The defendant's position proceeds from the premise that the Young certification is a prerequisite to a State appeal; if the State attempts to file a notice of appeal before the certification has been filed, the appeal should be dismissed because the State has failed to establish its right to appeal. The State's response to this argument is that the Young certification is not jurisdictional, therefore the certificate may be filed at any time without approval of either the trial court or this court. While we agree that the Young certification requirement is not jurisdictional (Norris; Jones; Keath), we nonetheless believe that the chronological sequence of events relative to the filing of such certification is relevant to appropriate disposition of a State appeal.

In Young, the court specifically stated the purpose of certification.

"Our intention in requiring this certification is not to formulate a standard by which courts> may determine the appealability of a particular order. As this court noted in Van De Rostyne [(1976), 63 Ill.2d 364, 349 N.E.2d 16], that would indeed be a heavy burden, one which we do not believe justified by the marginal diminution in the number of appeals which we anticipate such a procedure would produce. Instead we rely solely upon the good-faith evaluation by the prosecutor of the impact of the suppression order in his case. We are not unmindful that in the heat of the adversarial process a State's Attorney may attach to a suppression order a degree of significance which a less involved evaluator would not accord it. On the whole, however, we believe that the State's need to allocate its heavily taxed resources in the most productive manner will naturally limit appeals to those orders which substantially impair its ability to prosecute its case. The prevention of those few appeals which constitute exceptions to this general rule does not, in our judgment, justify the expenditure of the judicial resources necessary to evaluate the effect of the suppression in every instance." 82 Ill.2d 234, 247-48, 412 N.E.2d 501, 507.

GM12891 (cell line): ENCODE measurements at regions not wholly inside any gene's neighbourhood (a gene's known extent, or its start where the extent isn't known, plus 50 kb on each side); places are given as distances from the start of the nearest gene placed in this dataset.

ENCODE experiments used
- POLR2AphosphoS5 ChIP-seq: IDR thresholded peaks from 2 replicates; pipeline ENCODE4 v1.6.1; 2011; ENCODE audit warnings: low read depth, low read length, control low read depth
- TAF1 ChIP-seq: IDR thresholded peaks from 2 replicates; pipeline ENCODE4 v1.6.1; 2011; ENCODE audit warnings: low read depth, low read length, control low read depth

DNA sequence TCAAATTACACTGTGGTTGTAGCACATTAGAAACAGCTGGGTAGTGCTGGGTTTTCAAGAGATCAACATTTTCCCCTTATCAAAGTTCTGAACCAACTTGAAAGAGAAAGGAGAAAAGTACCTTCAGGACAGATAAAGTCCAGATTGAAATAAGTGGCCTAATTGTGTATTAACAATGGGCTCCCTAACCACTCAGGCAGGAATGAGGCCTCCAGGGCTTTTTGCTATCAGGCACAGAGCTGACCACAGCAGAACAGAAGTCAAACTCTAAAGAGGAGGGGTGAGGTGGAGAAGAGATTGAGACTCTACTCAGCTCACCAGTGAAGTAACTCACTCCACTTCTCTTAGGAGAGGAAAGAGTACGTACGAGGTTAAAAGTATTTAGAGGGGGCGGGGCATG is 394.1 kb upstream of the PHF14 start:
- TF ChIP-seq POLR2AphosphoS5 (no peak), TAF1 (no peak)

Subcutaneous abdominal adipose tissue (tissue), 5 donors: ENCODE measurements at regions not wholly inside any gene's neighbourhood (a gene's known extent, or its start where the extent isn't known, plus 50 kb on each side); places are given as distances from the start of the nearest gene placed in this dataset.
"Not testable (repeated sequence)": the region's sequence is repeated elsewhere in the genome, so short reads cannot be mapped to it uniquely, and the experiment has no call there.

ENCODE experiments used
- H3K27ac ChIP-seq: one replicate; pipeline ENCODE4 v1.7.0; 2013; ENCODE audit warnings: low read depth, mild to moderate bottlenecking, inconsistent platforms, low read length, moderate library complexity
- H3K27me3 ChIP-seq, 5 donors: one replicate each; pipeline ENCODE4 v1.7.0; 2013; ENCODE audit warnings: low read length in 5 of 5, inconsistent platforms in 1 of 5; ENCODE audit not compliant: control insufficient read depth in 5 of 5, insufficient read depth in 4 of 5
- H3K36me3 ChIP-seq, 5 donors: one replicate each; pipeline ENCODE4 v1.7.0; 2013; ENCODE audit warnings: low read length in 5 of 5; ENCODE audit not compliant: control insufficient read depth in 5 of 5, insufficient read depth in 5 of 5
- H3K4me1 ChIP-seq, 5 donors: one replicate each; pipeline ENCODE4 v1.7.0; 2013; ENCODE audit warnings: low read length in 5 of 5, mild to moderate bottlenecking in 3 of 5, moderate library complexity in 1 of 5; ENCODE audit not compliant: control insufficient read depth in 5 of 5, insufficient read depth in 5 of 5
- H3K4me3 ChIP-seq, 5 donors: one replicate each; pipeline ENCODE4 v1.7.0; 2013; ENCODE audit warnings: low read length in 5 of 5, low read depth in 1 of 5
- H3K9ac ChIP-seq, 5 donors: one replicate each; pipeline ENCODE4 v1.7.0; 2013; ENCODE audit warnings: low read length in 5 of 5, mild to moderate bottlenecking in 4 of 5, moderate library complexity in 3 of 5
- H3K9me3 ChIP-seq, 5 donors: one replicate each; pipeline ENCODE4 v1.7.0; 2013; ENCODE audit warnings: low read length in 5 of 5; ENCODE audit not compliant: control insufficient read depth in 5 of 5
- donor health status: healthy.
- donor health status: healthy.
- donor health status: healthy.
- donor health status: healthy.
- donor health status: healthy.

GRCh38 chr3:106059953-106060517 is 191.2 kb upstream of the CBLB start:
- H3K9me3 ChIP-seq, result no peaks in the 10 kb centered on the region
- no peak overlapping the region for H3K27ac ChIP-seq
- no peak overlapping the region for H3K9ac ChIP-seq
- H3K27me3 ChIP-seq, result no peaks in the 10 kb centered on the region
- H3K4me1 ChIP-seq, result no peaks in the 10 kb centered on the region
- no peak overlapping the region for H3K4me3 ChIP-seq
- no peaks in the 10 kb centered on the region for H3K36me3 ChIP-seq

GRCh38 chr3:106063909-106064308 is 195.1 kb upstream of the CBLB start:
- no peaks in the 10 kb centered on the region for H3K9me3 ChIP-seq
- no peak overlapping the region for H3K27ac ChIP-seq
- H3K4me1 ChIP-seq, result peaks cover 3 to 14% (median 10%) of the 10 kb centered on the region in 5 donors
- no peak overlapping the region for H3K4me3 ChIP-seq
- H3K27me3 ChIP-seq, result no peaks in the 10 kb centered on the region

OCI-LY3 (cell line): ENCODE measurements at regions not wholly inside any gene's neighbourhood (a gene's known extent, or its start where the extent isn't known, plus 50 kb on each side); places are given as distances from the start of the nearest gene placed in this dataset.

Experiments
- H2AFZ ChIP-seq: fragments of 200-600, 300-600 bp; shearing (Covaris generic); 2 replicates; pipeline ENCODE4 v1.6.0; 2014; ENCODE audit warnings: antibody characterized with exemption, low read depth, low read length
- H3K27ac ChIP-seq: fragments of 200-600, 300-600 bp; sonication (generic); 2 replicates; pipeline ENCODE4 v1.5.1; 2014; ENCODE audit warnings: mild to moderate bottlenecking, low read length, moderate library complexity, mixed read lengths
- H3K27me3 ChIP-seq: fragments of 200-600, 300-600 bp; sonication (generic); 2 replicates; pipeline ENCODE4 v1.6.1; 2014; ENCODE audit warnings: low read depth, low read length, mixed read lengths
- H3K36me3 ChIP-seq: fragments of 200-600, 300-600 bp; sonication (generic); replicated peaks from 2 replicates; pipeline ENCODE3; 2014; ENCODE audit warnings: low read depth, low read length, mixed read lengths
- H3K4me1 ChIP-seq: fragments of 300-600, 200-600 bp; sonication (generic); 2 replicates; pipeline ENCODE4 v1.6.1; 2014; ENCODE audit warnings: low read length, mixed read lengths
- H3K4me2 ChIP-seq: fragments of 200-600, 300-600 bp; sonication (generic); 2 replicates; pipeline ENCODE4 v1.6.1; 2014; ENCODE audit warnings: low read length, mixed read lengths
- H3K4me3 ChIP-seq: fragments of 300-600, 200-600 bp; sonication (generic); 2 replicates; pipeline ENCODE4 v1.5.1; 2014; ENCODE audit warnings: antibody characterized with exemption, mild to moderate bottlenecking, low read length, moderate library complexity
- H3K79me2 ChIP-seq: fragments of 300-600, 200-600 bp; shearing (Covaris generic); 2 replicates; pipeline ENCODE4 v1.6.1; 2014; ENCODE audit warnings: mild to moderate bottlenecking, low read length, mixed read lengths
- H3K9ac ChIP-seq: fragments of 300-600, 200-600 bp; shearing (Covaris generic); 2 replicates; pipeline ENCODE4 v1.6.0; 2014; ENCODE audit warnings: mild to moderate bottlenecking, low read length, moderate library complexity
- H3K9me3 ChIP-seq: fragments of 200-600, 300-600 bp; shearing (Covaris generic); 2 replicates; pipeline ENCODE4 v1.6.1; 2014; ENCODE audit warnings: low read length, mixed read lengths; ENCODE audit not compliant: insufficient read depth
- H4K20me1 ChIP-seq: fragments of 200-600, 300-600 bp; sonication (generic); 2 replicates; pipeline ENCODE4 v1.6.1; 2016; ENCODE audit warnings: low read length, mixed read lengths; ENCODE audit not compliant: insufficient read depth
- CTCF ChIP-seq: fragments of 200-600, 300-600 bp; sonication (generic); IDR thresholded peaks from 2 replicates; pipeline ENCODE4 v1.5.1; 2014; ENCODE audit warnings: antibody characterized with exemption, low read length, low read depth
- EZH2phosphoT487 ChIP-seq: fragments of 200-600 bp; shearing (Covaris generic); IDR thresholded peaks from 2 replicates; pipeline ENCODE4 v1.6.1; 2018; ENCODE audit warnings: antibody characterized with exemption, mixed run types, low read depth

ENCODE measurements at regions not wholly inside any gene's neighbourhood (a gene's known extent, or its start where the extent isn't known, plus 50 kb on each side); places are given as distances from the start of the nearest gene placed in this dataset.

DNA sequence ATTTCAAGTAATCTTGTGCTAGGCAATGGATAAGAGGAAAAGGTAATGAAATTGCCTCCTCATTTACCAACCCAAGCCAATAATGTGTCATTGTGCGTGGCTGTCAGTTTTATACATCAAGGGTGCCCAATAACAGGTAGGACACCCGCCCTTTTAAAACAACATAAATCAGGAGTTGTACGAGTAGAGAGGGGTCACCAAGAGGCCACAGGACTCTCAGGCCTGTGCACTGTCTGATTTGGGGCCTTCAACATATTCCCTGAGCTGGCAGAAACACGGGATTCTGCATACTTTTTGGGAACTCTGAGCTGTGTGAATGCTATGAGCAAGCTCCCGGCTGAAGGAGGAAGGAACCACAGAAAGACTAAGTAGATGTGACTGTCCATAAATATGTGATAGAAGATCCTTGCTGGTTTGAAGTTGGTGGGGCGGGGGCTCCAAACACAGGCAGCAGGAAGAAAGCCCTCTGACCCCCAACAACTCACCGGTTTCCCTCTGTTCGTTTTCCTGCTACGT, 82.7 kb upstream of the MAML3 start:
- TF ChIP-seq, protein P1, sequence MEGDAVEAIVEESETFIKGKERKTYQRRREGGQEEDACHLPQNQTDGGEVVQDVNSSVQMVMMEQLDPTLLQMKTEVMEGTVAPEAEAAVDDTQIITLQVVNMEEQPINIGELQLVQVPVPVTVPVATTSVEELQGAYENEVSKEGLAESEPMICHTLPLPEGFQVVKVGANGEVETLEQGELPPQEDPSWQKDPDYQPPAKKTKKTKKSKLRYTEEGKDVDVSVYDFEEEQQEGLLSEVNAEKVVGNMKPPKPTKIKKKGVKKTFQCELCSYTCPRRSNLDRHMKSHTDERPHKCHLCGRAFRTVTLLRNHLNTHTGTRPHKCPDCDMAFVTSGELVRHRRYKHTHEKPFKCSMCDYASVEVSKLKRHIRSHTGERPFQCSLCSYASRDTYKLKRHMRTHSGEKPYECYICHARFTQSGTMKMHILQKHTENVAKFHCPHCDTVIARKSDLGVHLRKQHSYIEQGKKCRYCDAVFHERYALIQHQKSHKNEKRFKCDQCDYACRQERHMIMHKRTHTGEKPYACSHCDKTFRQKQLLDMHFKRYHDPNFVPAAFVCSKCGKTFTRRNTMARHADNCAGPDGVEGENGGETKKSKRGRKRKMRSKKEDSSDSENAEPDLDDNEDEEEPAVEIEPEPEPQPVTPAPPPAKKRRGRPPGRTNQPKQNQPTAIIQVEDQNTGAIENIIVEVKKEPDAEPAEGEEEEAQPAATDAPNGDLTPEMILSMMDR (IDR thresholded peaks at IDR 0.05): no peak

In our opinion, it defies logic for the State to file its notice of appeal first, and then, subsequently, to give careful reflection to evaluate whether or not an interlocutory appeal was warranted.

The State resists dismissal of its appeal, relying on Federal cases ruling on the Federal counterpart of Illinois Supreme Court Rule 604(a)(1), i.e., 18 U.S.C.S. sec. 3731 (1979). These cases have been summarized in People v. Norris (1981), 101 Ill. App.3d 664, 667-68, 428 N.E.2d 987, 990. In the Federal cases, as in Norris, Jones and Keath, the courts> proceeded to consideration of the merits of the appeals before them upon determining that there was no jurisdictional bar. In Jones, the court further justified its review of the merits, despite the State's delayed filing of certification, on the basis that Supreme Court Rule 329 (73 Ill.2d R. 329), allows a reviewing court to correct material omissions and improper authentifications. (102 Ill. App.3d 239, 242, 429 N.E.2d 1094, 1098.) The language of Rule 329 is discretionary — not mandatory. Thus, while it was within the discretion of the Jones, Norris and Keath courts>, and those Federal courts> ruling on the certification issue, to permit the government to perfect their appeals tardily, it is also within the discretion of this court to strike an untimely certification in a proper case.

Recent case law from the Second District Appellate Court provides some guidance on the handling of defective certifications. In People v. Lentini (1982), 106 Ill. App.3d 695, 435 N.E.2d 1280, the court was faced with an oral, rather than written "certification" made by the State's Attorney upon the trial court's order of suppression. After observing that "[t]he State's right of appellate review is limited to rulings which substantially impair prosecution of the case" (106 Ill. App.3d 695, 699, 435 N.E.2d 1280, 1283 (citing People v. Flatt (1980), 82 Ill.2d 250, 412 N.E.2d 509)), the court determined that, since the defendant had failed to make a showing of prejudice by the State's failure to reduce its certification to a writing, the oral pronouncement made in the trial court substantially complied with Young and, in any event, would have been harmless error. 106 Ill. App.3d 695, 700, 435 N.E.2d 1280, 1284.